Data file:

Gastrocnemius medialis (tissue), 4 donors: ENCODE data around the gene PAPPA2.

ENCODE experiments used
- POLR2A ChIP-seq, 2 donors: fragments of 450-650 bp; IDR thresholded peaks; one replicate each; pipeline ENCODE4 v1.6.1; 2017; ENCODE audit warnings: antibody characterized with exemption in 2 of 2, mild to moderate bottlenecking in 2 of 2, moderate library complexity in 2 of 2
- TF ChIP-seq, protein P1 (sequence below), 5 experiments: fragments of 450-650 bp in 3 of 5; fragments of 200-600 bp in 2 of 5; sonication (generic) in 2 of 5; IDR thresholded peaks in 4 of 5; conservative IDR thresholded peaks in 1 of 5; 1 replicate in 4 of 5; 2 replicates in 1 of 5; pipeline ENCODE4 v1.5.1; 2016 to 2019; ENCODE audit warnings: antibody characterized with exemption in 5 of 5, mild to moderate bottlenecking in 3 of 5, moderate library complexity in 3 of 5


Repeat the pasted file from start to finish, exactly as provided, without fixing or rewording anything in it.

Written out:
Gastrocnemius medialis (tissue), 4 donors: ENCODE data around the gene PAPPA2.

ENCODE experiments used
- POLR2A ChIP-seq, 2 donors: fragments of 450-650 bp; IDR thresholded peaks; one replicate each; pipeline ENCODE4 v1.6.1; 2017; ENCODE audit warnings: antibody characterized with exemption in 2 of 2, mild to moderate bottlenecking in 2 of 2, moderate library complexity in 2 of 2
- TF ChIP-seq, protein P1 (sequence below), 5 experiments: fragments of 450-650 bp in 3 of 5; fragments of 200-600 bp in 2 of 5; sonication (generic) in 2 of 5; IDR thresholded peaks in 4 of 5; conservative IDR thresholded peaks in 1 of 5; 1 replicate in 4 of 5; 2 replicates in 1 of 5; pipeline ENCODE4 v1.5.1; 2016 to 2019; ENCODE audit warnings: antibody characterized with exemption in 5 of 5, mild to moderate bottlenecking in 3 of 5, moderate library complexity in 3 of 5